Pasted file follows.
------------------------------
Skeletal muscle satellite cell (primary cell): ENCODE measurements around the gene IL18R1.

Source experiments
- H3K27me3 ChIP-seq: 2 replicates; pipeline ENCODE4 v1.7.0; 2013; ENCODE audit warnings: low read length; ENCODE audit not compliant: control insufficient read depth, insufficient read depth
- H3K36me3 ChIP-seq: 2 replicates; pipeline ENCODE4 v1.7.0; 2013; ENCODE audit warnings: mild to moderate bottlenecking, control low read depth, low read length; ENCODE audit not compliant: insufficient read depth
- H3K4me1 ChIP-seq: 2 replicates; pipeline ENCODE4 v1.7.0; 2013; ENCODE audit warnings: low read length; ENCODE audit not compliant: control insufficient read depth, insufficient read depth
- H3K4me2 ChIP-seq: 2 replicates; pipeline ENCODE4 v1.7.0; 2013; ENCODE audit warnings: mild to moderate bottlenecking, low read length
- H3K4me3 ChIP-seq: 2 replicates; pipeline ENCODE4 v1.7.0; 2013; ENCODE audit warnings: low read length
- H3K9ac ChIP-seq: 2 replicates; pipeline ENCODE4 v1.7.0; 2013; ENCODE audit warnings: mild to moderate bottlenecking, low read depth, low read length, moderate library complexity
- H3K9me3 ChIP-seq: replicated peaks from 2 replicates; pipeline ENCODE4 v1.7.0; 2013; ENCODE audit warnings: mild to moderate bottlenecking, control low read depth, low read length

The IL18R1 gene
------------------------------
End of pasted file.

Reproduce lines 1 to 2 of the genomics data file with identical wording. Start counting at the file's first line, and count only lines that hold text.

Skeletal muscle satellite cell (primary cell): ENCODE measurements around the gene IL18R1.

Source experiments